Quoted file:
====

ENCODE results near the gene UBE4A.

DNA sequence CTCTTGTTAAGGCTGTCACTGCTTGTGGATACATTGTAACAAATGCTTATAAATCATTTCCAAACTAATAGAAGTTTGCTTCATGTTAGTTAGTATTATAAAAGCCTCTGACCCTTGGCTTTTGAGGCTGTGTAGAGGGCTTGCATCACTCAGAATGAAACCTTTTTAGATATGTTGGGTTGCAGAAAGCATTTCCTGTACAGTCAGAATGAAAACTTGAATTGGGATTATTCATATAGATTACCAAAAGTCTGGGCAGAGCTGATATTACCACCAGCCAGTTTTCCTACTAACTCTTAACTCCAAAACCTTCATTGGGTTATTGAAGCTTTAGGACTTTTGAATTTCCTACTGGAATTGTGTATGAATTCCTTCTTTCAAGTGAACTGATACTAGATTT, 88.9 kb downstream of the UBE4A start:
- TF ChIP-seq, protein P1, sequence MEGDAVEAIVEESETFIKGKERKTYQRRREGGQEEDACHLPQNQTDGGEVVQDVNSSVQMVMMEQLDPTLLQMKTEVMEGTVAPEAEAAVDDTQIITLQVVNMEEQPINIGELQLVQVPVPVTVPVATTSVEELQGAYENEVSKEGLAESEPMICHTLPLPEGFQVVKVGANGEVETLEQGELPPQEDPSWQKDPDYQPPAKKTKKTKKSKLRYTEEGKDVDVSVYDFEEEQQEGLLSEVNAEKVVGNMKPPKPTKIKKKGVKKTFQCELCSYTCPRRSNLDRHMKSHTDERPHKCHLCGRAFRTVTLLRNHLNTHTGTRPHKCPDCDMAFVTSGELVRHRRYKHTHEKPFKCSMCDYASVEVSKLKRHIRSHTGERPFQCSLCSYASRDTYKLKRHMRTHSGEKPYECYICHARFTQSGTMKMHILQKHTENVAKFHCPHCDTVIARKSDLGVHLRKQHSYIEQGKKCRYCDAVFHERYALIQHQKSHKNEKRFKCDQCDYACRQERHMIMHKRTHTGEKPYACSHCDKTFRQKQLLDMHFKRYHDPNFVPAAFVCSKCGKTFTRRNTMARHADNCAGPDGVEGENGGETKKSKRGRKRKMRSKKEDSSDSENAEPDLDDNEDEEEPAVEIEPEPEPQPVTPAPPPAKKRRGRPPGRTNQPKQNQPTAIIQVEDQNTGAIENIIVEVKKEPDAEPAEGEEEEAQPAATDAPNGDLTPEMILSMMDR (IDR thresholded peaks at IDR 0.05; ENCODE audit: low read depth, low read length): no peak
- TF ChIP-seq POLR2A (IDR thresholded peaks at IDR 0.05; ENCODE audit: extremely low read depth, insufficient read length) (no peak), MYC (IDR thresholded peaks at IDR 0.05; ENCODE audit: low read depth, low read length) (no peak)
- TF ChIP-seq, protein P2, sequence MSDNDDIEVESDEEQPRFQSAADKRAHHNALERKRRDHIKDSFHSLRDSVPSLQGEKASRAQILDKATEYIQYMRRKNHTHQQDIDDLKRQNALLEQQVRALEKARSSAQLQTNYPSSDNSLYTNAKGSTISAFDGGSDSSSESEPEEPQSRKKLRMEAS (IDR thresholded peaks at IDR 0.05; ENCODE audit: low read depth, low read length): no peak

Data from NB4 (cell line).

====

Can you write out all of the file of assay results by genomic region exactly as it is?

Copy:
ENCODE results near the gene UBE4A.

DNA sequence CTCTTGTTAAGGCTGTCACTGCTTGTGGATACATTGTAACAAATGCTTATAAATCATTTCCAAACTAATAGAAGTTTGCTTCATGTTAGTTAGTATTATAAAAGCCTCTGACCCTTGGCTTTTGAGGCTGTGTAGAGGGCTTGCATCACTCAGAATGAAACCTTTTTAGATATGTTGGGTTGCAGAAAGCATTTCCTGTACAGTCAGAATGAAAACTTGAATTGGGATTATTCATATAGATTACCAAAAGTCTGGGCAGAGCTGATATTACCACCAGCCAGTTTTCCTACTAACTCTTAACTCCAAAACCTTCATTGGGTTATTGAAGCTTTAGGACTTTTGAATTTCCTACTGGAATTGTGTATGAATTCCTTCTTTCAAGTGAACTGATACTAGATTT, 88.9 kb downstream of the UBE4A start:
- TF ChIP-seq, protein P1, sequence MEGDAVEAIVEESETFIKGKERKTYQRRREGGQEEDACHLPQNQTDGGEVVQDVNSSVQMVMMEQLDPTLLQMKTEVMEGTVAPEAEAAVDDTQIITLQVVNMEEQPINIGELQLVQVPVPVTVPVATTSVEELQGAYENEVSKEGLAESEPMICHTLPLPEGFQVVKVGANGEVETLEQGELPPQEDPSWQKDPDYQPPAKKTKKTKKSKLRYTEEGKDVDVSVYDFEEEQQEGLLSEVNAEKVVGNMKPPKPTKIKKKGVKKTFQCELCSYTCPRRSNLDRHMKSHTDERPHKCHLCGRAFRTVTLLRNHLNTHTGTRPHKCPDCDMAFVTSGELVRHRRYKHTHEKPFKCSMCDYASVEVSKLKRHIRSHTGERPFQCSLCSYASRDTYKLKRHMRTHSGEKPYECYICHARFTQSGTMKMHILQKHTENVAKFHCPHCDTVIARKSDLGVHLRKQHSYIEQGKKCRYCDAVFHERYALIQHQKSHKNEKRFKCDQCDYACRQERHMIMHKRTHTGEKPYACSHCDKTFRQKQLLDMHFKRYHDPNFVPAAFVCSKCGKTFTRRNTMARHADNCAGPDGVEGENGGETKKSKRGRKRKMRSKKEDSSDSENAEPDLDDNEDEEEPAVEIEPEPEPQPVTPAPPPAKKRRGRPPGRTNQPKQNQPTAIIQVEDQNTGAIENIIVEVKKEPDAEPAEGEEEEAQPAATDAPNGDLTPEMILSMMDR (IDR thresholded peaks at IDR 0.05; ENCODE audit: low read depth, low read length): no peak
- TF ChIP-seq POLR2A (IDR thresholded peaks at IDR 0.05; ENCODE audit: extremely low read depth, insufficient read length) (no peak), MYC (IDR thresholded peaks at IDR 0.05; ENCODE audit: low read depth, low read length) (no peak)
- TF ChIP-seq, protein P2, sequence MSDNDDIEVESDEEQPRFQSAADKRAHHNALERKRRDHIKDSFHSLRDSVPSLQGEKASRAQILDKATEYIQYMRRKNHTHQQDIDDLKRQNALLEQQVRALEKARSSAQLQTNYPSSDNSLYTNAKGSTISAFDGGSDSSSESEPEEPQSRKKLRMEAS (IDR thresholded peaks at IDR 0.05; ENCODE audit: low read depth, low read length): no peak

Data from NB4 (cell line).